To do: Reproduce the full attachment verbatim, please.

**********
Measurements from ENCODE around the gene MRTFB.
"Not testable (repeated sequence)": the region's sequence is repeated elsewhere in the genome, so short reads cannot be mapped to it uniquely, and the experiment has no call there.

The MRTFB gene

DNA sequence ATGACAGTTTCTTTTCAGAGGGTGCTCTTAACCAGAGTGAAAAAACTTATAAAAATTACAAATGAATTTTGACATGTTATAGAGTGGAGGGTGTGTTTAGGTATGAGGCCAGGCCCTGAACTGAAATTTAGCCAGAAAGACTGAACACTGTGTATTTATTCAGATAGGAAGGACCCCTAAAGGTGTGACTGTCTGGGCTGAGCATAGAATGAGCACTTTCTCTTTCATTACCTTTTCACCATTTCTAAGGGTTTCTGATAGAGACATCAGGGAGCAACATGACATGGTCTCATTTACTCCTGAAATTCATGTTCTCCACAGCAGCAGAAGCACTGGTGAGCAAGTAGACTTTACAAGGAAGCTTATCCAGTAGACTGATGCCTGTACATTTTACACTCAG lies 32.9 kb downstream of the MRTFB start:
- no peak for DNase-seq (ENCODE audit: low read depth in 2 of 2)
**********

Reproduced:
Measurements from ENCODE around the gene MRTFB.
"Not testable (repeated sequence)": the region's sequence is repeated elsewhere in the genome, so short reads cannot be mapped to it uniquely, and the experiment has no call there.

The MRTFB gene

DNA sequence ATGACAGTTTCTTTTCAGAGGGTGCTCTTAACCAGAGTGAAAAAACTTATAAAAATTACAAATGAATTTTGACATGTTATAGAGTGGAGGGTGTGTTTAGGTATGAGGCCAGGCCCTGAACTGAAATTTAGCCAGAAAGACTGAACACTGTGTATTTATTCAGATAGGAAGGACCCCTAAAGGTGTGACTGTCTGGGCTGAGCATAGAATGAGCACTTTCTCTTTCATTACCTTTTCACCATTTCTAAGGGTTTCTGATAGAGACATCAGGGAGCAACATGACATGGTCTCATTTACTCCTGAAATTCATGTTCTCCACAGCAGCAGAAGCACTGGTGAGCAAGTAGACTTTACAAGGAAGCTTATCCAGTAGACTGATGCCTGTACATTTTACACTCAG lies 32.9 kb downstream of the MRTFB start:
- no peak for DNase-seq (ENCODE audit: low read depth in 2 of 2)